You can determine the minimum shutter speed to avoid camera shake by 1) applying the following approximate rules of thumb. (See Wikipedia article - rule of thumb) 2) or carrying out careful measurements, as I did. 1) The rules of thumb a) With NO image stabilisation The approximate rules of thumb are: Full frame cameras : min shutter speed = ...


14

Okay, mine is not a technical answer, but I think it has some merit that the technical answers lack: empiricism. Try using different speeds and see what you can hand-hold. For each lens (and zoom setting, if applicable), handhold the camera while on shutter priority,and see what the slowest shutter speed YOU can use is without shaking the camera. Different ...


14

The rule of thumb is you can hand hold a 50mm lens at 1/50th second, or a 100mm at 1/100th second and have reasonable lack of camera shake. VR extends that a few stops. So it depends on the amount of light. In bright sunlight, at f/16 and a 35mm lens, you wouldn't need a tripod or VR. In low light, VR won't be enough, you'll need a tripod In between ...


13

It is indeed a rule that comes from film cameras. On point 4 the answer is simple: Multiply the focal length with the crop factor of your sensor. Because the sensor is smaller than a full frame sensor, it will not cover the full image circle, cropping out a smaller image. This has the effect of looking like a longer focal length. E.g. on Canon, a 50mm ...


12

It's unlikely to be IS. If it is, then IS is seriously broken. It's generally safe to leave it on all the time except when you are using a (very firm) tripod. That said, with a moving child from close range, IS really isn't likely to have much of an effect. What it could be, from most to least likely: Subject moving in and out of focus. By the time ...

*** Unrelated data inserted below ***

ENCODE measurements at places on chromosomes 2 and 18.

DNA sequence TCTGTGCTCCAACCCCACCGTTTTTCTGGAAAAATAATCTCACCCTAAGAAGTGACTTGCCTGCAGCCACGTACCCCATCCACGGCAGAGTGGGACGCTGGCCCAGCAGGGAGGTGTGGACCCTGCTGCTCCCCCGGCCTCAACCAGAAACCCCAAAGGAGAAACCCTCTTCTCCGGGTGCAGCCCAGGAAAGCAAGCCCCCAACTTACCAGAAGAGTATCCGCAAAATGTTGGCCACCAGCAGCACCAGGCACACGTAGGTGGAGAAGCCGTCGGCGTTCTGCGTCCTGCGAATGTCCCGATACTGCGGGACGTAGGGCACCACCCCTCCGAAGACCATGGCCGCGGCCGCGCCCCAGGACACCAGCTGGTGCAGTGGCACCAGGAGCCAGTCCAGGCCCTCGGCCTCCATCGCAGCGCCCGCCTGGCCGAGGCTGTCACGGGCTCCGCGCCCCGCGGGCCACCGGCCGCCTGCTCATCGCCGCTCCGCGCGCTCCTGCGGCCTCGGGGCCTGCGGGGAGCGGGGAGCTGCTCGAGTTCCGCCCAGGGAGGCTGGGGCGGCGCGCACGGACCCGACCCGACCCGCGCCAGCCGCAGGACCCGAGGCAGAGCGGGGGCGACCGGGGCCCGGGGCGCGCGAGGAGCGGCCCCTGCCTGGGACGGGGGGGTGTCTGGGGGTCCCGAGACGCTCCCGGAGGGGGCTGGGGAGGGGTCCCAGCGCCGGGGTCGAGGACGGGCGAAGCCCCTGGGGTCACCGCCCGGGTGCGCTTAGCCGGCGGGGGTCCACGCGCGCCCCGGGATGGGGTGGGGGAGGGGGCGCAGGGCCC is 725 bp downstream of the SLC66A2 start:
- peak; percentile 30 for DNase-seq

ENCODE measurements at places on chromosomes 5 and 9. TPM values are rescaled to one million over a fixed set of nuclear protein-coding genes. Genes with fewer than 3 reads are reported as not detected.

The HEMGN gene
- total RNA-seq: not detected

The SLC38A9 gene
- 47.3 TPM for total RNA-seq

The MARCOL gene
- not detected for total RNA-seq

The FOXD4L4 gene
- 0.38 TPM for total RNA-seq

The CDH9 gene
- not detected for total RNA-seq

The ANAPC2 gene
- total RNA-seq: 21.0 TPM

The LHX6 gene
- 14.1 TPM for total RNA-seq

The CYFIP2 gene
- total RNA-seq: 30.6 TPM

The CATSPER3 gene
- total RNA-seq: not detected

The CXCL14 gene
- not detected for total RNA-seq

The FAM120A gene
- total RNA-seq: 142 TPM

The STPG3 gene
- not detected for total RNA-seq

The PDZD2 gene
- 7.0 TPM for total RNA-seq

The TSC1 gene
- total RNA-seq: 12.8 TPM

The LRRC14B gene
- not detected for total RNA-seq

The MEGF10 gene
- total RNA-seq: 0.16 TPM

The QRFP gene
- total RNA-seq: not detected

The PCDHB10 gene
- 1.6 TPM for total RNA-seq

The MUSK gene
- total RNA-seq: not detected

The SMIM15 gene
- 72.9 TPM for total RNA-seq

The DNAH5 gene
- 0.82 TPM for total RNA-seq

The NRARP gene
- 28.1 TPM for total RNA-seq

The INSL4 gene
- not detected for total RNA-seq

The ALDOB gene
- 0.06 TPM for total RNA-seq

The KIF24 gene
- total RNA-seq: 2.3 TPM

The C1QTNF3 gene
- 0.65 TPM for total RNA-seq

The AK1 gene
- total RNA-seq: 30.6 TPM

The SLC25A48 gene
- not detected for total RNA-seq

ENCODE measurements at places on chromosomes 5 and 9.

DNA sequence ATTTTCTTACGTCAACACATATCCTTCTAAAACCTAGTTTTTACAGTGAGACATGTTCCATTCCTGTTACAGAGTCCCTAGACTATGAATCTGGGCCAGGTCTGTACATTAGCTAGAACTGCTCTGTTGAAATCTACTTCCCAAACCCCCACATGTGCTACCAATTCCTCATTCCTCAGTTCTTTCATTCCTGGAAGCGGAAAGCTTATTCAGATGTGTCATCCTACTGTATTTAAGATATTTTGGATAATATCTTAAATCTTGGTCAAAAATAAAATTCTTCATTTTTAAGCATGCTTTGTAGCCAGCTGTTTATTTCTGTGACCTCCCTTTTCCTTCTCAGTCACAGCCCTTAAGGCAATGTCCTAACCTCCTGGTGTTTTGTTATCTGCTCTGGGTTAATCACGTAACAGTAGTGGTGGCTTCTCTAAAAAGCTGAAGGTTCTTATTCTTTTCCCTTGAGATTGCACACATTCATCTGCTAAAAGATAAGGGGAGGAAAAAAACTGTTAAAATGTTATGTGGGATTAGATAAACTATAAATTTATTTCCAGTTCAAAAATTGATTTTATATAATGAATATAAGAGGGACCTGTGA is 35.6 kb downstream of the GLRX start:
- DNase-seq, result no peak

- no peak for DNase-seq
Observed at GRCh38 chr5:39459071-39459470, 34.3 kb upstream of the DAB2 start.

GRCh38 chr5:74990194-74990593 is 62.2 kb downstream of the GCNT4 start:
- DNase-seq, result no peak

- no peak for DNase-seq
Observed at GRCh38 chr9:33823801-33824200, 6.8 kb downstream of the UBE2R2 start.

12

This looks to me like it might be dust spots or speckles on the lens, which are getting highlighted by the reflection of the flash back onto the surface of the lens. Obvious first step: try cleaning the lens with lens cleaning fluid / wipes. If this doesn't work, we might need more information. You mention this happens when using the flash with the Digital ...


12

No. Tripod sensing is based on vibration measurements. While it might seem logical that a camera could sense if something is attached to the tripod socket, they do not do that. The reason you state is enough since quick release plates often stay attached. Other accessories attach to the tripod socket such as flash brackets, camera slings, etc and would ...


11

One thing I've heard of people doing is improvising a tripod using a length of string - the idea being that you can tie it to the D ring on an existing tripod plate, and then use the string in tension, for example by looping it under your foot for a string monopod, or tying off to a railing or post to add an extra degree of stability. There are other simple ...